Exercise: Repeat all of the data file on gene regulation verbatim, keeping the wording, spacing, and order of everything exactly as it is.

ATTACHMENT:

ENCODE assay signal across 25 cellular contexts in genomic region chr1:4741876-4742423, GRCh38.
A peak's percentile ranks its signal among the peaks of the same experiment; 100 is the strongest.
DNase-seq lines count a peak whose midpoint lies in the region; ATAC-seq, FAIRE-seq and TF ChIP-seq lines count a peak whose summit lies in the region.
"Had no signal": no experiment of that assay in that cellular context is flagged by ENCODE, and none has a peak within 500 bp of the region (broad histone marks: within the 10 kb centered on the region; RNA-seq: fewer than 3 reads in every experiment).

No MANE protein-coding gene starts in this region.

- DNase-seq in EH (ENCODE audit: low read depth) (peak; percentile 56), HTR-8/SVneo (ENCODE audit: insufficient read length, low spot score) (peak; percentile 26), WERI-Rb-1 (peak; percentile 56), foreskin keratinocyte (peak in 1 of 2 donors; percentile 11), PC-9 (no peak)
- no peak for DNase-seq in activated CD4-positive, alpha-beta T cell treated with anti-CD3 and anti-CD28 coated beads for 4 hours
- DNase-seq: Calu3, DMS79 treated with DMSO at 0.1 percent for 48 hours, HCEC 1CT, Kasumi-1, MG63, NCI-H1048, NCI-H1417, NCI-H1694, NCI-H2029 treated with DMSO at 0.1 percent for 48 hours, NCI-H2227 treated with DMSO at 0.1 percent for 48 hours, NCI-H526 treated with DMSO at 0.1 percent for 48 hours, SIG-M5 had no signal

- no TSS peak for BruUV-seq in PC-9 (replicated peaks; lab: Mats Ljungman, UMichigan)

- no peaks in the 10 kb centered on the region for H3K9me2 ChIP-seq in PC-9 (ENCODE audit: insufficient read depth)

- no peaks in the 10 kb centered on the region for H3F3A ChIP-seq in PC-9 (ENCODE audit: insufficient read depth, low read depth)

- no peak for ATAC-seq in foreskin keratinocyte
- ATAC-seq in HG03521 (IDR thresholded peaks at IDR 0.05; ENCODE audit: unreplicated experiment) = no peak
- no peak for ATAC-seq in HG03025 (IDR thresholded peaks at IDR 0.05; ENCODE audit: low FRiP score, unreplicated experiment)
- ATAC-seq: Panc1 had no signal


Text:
ENCODE assay signal across 25 cellular contexts in genomic region chr1:4741876-4742423, GRCh38.
A peak's percentile ranks its signal among the peaks of the same experiment; 100 is the strongest.
DNase-seq lines count a peak whose midpoint lies in the region; ATAC-seq, FAIRE-seq and TF ChIP-seq lines count a peak whose summit lies in the region.
"Had no signal": no experiment of that assay in that cellular context is flagged by ENCODE, and none has a peak within 500 bp of the region (broad histone marks: within the 10 kb centered on the region; RNA-seq: fewer than 3 reads in every experiment).

No MANE protein-coding gene starts in this region.

- DNase-seq in EH (ENCODE audit: low read depth) (peak; percentile 56), HTR-8/SVneo (ENCODE audit: insufficient read length, low spot score) (peak; percentile 26), WERI-Rb-1 (peak; percentile 56), foreskin keratinocyte (peak in 1 of 2 donors; percentile 11), PC-9 (no peak)
- no peak for DNase-seq in activated CD4-positive, alpha-beta T cell treated with anti-CD3 and anti-CD28 coated beads for 4 hours
- DNase-seq: Calu3, DMS79 treated with DMSO at 0.1 percent for 48 hours, HCEC 1CT, Kasumi-1, MG63, NCI-H1048, NCI-H1417, NCI-H1694, NCI-H2029 treated with DMSO at 0.1 percent for 48 hours, NCI-H2227 treated with DMSO at 0.1 percent for 48 hours, NCI-H526 treated with DMSO at 0.1 percent for 48 hours, SIG-M5 had no signal

- no TSS peak for BruUV-seq in PC-9 (replicated peaks; lab: Mats Ljungman, UMichigan)

- no peaks in the 10 kb centered on the region for H3K9me2 ChIP-seq in PC-9 (ENCODE audit: insufficient read depth)

- no peaks in the 10 kb centered on the region for H3F3A ChIP-seq in PC-9 (ENCODE audit: insufficient read depth, low read depth)

- no peak for ATAC-seq in foreskin keratinocyte
- ATAC-seq in HG03521 (IDR thresholded peaks at IDR 0.05; ENCODE audit: unreplicated experiment) = no peak
- no peak for ATAC-seq in HG03025 (IDR thresholded peaks at IDR 0.05; ENCODE audit: low FRiP score, unreplicated experiment)
- ATAC-seq: Panc1 had no signal